Kindred Healthcare posted a second-quarter net loss of $409 million, dragged down by impairment and restructuring charges. The Louisville-based hospital and rehab center operator had earned a profit of $24 million a year earlier.

Second-quarter revenue, at $1.5 billion, fell 4.6 percent, in part because of the sale of some hospitals. Kindred said its results for the remainder of the year would come in at the lower end of its previous forecast.

Impairment charges, at $135 million, increased more than 22-fold from the second quarter of 2016. Restructuring charges, at $5 million, were up more than six-fold.

Benjamin Breier

CEO Benjamin Breier described the second quarter as “historical” for the company, as it was marked by the agreement to sell its skilled nursing facility business.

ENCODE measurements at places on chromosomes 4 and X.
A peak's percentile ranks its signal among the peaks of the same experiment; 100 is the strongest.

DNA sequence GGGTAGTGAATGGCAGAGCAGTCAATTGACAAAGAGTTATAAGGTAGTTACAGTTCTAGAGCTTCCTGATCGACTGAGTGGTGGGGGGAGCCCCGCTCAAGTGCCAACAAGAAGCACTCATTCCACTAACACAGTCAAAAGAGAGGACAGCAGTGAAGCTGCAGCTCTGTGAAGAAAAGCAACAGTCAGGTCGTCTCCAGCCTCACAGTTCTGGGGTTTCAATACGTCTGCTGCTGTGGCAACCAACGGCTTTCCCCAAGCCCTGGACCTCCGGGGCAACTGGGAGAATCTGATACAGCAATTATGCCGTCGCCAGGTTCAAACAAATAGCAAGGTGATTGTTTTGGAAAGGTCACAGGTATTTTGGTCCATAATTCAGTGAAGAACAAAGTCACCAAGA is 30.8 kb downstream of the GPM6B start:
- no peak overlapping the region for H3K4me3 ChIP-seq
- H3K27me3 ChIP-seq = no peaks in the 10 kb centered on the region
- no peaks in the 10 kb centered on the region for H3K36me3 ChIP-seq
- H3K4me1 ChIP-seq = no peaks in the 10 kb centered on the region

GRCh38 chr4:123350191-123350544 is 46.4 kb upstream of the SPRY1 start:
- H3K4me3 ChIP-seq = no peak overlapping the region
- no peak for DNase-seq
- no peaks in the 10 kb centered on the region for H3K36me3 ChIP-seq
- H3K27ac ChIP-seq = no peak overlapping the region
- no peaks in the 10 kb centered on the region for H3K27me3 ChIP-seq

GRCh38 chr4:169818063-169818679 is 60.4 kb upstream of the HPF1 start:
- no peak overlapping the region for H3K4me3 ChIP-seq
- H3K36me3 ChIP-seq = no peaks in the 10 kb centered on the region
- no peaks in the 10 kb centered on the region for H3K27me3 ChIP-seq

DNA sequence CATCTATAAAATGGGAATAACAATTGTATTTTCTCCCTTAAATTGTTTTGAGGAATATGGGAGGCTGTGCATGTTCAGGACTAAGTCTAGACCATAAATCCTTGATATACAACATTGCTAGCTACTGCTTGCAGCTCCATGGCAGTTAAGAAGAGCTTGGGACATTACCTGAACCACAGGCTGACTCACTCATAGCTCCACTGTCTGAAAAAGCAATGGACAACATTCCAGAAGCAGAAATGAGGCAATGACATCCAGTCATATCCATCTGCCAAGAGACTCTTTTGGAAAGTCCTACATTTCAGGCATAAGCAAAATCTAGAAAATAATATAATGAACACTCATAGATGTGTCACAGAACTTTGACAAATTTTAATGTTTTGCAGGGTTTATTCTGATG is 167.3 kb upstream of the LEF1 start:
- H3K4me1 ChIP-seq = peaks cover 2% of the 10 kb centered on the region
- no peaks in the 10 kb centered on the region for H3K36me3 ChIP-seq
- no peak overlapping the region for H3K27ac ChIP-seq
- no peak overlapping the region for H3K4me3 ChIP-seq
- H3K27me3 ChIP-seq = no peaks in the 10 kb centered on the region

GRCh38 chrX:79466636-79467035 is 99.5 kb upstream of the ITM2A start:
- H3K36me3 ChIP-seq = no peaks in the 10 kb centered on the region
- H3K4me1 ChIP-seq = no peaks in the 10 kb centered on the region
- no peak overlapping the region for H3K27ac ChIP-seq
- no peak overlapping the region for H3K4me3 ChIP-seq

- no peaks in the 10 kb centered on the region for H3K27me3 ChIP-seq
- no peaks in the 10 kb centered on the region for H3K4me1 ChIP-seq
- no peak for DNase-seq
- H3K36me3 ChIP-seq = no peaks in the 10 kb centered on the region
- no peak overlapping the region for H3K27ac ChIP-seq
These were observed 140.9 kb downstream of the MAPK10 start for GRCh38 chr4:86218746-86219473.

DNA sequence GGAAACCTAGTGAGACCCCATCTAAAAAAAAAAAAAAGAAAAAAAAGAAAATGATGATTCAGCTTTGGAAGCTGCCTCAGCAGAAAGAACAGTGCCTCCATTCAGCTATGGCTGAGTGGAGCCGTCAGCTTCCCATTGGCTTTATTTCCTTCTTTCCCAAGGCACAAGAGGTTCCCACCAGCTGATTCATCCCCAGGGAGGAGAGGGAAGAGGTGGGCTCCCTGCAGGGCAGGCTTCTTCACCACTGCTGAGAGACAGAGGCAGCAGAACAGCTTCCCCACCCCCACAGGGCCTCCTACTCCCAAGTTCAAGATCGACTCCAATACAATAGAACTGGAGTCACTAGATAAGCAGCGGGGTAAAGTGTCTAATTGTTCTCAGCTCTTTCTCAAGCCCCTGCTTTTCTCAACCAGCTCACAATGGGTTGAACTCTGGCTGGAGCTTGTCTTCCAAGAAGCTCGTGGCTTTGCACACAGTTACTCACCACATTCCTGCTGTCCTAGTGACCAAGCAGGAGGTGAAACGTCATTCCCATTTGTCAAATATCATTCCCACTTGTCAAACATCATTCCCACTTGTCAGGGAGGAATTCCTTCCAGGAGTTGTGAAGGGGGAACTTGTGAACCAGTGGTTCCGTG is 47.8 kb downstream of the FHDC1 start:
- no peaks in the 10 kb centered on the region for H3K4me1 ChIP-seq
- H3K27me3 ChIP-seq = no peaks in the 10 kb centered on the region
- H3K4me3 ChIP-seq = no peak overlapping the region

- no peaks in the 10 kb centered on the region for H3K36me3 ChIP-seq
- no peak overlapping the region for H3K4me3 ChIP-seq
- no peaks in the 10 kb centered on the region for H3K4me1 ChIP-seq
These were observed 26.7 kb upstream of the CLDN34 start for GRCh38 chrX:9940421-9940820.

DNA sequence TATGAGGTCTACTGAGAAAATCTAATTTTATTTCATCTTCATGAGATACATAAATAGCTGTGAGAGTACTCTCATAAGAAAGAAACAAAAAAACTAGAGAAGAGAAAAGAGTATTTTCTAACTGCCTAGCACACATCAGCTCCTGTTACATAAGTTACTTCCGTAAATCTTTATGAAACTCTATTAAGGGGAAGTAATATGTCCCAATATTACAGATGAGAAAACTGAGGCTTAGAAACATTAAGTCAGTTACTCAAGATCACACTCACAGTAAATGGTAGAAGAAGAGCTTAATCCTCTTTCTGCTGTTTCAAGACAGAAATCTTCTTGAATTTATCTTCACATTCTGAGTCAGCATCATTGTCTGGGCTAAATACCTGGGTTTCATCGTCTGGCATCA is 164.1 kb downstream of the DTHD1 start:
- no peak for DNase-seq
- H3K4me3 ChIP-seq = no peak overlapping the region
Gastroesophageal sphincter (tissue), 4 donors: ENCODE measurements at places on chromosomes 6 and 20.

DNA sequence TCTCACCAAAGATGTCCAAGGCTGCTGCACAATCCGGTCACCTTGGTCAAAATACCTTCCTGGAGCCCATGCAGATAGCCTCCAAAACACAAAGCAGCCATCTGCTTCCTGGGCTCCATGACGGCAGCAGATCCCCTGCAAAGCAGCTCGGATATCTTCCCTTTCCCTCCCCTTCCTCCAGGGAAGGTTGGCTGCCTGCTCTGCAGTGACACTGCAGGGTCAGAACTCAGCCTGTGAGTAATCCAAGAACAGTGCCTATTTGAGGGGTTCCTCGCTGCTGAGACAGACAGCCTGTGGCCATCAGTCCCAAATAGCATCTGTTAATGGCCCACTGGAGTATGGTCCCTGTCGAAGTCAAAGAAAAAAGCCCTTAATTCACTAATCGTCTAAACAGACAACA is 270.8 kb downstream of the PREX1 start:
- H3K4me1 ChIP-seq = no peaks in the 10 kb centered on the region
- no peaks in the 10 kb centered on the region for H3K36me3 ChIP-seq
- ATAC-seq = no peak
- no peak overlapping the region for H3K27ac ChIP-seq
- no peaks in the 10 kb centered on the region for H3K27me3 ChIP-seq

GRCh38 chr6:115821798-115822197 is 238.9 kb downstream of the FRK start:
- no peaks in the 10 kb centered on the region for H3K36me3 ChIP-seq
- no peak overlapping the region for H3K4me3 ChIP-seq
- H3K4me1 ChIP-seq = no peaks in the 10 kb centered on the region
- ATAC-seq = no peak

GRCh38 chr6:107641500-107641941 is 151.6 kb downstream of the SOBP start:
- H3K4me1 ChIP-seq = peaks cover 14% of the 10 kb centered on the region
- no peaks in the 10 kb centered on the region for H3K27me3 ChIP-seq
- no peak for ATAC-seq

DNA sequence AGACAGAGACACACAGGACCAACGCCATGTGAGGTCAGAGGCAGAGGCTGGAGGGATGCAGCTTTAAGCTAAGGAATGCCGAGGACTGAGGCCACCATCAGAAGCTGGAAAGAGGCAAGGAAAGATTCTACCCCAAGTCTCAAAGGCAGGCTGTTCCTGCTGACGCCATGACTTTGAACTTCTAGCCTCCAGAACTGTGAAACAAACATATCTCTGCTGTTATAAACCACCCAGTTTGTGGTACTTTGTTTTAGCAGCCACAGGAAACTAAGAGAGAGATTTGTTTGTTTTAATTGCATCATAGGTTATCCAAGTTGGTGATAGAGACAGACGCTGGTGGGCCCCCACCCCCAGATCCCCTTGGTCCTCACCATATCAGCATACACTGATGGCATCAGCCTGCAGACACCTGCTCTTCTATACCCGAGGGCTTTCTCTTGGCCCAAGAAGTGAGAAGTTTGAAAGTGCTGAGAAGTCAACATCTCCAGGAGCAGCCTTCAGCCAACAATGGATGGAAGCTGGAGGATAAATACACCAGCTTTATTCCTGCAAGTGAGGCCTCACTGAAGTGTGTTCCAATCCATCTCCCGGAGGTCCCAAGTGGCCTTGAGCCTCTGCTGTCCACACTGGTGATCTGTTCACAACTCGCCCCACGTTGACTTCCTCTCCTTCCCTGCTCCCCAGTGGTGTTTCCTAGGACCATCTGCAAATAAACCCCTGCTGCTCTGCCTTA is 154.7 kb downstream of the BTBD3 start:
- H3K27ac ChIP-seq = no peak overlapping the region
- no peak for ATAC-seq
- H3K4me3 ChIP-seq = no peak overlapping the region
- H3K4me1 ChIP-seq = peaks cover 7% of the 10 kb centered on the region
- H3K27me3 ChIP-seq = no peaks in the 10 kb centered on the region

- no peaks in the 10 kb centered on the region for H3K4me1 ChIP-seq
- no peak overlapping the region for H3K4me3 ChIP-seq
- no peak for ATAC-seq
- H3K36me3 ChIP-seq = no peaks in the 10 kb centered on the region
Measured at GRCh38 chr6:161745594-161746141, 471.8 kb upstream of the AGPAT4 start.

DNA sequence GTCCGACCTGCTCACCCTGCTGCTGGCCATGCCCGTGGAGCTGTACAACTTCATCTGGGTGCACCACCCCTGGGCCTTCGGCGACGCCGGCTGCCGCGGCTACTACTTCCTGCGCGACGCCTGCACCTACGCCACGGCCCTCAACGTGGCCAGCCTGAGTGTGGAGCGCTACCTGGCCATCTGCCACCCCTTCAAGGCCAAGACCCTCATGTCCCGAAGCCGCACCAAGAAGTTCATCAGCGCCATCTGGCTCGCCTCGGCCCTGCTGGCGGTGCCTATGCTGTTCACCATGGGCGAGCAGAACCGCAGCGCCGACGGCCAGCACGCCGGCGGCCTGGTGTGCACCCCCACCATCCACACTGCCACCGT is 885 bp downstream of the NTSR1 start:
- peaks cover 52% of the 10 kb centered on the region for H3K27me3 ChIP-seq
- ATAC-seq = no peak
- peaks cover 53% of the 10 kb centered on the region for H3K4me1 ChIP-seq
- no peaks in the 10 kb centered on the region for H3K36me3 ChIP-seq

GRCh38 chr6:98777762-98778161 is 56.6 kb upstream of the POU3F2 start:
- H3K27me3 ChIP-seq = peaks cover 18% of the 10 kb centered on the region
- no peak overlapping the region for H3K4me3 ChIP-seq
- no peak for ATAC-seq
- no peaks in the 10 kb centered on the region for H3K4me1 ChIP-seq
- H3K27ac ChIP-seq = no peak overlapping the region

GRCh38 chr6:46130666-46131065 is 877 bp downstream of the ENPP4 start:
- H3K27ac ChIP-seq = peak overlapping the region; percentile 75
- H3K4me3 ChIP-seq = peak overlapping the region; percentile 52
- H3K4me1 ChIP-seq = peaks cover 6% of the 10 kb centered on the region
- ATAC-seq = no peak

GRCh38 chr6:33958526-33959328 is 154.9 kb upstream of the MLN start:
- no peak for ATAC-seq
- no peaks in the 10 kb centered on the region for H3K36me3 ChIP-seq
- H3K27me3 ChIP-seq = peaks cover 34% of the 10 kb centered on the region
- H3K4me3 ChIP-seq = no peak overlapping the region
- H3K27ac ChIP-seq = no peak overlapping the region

Kindred had said last year that it would exit that business because of “significant headwinds … and labor cost challenges.”

The company on June 30 had announced that it had reached a deal with BM Eagle Holdings to sell the business for $700 million in cash. BM Eagle Holdings is a joint venture led by affiliates of BlueMountain Capital Management. The sale includes 89 nursing centers with 11,308 licensed beds and seven assisted living facilities with 380 licensed beds, which collectively have about 11,500 employees in 18 states.

The company said that the transaction would cut its annual expenditures by more than $200 million, including lower rent obligations, capital expenditures and skilled nursing facility overhead.

“After more than two decades of nursing center operations, this announcement clears the way to closing that chapter of Kindred’s story, and turns the page to the future of integrated post-acute care,” the CEO said in an earnings statement released after markets closed on Thursday.

“We expect these sales to be completed by the end of 2017, and believe they will significantly enhance shareholder value and increase our focus on higher margin, faster growing and less capital-intensive businesses, all of which will increase the fundamental cash generating capacity of our enterprise,” Breier said.